How to limit the spread of coronavirus (COVID-19) in the workplace

Warning: coronavirus can be difficult to talk about and we understand that not everyone will want to read an article about it. If you’re feeling anxious about things right now, please consider reading the advice pages the NHS have published on ​how to manage the stress of the lockdown.

The impact of coronavirus (COVID-19) on the UK has been huge. We’ve all had to make sweeping changes to our daily lives; what was considered normal behaviour in June last year could be looked upon as irresponsible and risky today.

With all the signs pointing to a staggered reopening of businesses and workplaces across the UK, it’s crucial that we make sure our staff and customers are safe. The good news is, by taking some simple precautions, we can minimise the risk while the country moves back to normality.

So, how can you help to limit the spread of coronavirus in the workplace?

Check whether your business is allowed to reopen

The UK Government has drawn up a list of businesses and venues which must remain closed to members of the public, so check your business can reopen before making any adjustments to your workplace.

If your type of workplace is on this list, don’t worry. You can still start to make changes without opening your doors to your staff and the public.

Follow these five steps

These five steps apply regardless of the type of workplace you run, so start here:

Keep your distance

By now, we’re all used to keeping 2m apart from one another. And the workplace should be no exception.

You can help by changing your ways of working: make sure employees aren’t sharing workstations, arrange one-way traffic where appropriate and, if you meet customers in person, put an appointments system in place so you can adequately prepare.

You can also remind people of social distancing guidelines by putting up signs and using floor tape to demarcate 2m distance.

If you can’t keep your distance, minimise the risk of transmission

If your workspace can’t function without staff working closer than 2m, then minimise the risk by changing your ways of working, or by installing barriers and ​providing PPE equipment​.

Some methods to avoid transmission are:

  • Using back to back or side by side working
  • Staggering the times your staff or customers arrive and leave
  • Keeping the length of time where 2m is breached to a minimum

Carry out a coronavirus risk assessment

You’ll want to make sure your workplace is as safe as it can be in anticipation of your staff and customers returning. A coronavirus risk assessment is a legal requirement to reopen and helps to provide a framework to examine what actions you, your employees and your customers, should be taking to stay safe.

This can sound daunting, particularly if you run a small business which may not have a depth of health and safety knowledge. Luckily the Government has made a step-by-step guide, found here.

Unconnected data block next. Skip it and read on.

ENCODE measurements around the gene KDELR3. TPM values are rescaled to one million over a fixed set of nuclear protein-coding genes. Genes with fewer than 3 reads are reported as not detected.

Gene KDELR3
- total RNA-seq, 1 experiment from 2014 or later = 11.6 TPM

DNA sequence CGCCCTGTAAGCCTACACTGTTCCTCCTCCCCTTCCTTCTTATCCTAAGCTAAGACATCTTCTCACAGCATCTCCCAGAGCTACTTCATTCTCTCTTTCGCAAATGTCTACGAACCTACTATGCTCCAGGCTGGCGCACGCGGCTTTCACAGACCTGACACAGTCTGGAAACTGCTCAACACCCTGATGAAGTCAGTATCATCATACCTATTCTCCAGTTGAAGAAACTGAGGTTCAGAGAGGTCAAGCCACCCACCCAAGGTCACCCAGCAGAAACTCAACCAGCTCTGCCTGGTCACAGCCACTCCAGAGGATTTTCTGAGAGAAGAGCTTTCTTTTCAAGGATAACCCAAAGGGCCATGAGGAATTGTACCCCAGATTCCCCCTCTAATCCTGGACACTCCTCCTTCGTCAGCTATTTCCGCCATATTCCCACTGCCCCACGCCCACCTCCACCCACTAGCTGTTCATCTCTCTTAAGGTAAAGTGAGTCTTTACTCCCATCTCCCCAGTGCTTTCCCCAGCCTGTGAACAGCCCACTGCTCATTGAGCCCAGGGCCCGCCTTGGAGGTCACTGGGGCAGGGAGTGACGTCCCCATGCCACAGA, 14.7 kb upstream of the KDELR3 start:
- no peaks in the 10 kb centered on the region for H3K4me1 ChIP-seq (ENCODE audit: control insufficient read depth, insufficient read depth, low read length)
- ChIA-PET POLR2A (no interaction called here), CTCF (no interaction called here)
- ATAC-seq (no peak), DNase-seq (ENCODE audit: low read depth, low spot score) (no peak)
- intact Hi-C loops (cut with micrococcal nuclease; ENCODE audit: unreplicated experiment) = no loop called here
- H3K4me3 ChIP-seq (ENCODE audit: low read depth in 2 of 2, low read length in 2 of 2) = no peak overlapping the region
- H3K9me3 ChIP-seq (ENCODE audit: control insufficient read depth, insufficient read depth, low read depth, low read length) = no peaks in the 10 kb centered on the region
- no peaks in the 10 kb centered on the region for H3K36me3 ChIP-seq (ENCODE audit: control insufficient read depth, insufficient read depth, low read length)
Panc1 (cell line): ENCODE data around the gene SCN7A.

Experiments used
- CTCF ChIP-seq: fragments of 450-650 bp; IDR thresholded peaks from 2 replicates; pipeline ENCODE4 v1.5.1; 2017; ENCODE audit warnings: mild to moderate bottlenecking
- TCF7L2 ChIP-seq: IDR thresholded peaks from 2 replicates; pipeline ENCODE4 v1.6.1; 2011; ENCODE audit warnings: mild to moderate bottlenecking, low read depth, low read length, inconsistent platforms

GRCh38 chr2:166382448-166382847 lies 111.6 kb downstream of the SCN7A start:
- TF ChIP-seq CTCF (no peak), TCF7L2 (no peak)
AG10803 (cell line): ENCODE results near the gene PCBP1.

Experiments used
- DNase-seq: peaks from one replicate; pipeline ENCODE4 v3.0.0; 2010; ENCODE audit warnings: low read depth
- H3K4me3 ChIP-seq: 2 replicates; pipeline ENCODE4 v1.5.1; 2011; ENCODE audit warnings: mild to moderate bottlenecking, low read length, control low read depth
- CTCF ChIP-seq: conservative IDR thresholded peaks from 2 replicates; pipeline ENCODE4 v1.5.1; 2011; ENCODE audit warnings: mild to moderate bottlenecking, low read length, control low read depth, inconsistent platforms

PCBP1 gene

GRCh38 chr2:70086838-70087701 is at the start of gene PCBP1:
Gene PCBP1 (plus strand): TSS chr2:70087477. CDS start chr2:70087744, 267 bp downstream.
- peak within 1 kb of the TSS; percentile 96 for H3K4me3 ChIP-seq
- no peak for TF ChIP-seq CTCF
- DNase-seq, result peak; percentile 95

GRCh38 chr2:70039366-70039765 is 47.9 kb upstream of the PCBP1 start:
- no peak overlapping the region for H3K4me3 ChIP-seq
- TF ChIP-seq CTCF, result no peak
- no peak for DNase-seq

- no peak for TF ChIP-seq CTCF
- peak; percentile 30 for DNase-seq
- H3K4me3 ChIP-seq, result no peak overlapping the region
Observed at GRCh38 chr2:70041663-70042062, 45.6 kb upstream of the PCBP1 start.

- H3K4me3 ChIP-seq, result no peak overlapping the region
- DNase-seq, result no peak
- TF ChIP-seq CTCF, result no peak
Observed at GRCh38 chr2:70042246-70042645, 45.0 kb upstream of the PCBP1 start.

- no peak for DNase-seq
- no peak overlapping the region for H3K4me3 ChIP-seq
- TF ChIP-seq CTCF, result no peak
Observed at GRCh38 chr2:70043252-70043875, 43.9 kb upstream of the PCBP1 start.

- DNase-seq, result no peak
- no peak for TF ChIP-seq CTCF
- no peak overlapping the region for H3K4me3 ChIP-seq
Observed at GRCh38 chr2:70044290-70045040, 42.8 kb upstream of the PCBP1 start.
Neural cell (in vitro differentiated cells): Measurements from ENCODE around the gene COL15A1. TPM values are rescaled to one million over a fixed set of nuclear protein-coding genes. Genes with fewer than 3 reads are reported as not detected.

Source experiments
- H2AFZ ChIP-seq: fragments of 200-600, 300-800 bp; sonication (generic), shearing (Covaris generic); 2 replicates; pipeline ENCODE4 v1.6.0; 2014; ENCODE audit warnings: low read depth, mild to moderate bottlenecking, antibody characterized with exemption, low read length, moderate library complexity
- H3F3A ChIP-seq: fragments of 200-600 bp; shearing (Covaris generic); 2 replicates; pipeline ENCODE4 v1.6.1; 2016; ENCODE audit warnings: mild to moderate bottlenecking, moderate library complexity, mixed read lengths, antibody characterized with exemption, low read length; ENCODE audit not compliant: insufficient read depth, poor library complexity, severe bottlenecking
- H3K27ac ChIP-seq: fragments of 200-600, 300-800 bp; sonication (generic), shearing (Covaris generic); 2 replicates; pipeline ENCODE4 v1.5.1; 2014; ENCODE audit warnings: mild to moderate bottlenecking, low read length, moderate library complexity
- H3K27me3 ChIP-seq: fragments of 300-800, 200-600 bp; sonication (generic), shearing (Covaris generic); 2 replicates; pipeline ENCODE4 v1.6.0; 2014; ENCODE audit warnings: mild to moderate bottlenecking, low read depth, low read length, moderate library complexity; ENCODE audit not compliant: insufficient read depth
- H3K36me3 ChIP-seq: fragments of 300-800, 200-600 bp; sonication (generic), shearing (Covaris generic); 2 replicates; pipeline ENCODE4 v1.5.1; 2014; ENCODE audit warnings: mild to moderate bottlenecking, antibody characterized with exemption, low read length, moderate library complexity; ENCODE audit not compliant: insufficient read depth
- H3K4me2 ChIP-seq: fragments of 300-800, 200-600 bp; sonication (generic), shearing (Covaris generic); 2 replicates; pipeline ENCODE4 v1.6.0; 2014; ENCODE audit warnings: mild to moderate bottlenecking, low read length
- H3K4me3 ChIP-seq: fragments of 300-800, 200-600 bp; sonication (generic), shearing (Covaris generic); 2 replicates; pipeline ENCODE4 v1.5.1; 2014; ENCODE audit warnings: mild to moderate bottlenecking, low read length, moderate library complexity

It can also help to speak to both your workers and representatives from their trade unions. Your workers understand what they do on a day-to-day basis better than anyone else, and their unions will usually have advice tailored to the industry in which their members work.

Make sure you communicate these changes with your employees before reopening, so they have enough time to digest how they should behave when returning to work.

Help people to work from home

Though not always possible, consider whether some or all of your staff could do the same job from home. If you do decide to do this, make sure you discuss it with them and that they have the right equipment.

Develop cleaning, handwashing and hygiene procedures

To prevent surface and airborne transmission you’ll need to make sure your workplace is clean.

Clean hands are a must and, if you consider that the average person touches their face 16 times an hour, you can see why. So make sure your employees and guests know to wash their hands properly. You can help by putting up reminders and guides.

Make sure you provide hand sanitiser, room sanitiser and hand drying facilities, such as hand driers or towels, to reduce the risk of transmission. You can also help by increasing cleaning in frequently used areas and by cleaning and disinfecting commonly handled objects.

Think about the type of workplace you have

The adaptations you make to your workplace will depend on the nature of your work. The Government has divided work into 8 categories, with detailed guidance. We’d recommend you read through this thoroughly:

Construction and other outdoor work
Factories, plants and warehouses
Labs and research facilities
Offices and contact centres
Other people’s homes
Restaurants offering takeaway or delivery
Shops and branches
Working from vehicles (like taxis or couriers)

In summary

You may have noticed we reference the Government’s guidance a lot when writing this article. And while we’ve written this blog to provide a condensed, digestible guide to staying safe, guidance can change and the best place to keep up to date will always be GOV.UK, the Government’s website. The NHS website is also a great source of information.

If you need help with keeping your employees and customers safe, Eltham Workwear are happy to help. We provide personal protection equipment (PPE) such as face masks, gloves, visors and screens, which can reduce the risk of transmission.

Please get in touch today by calling 01322 479027 or emailing us over on our contact page. We have also compiled a list of recommended PPE products, which can be found here.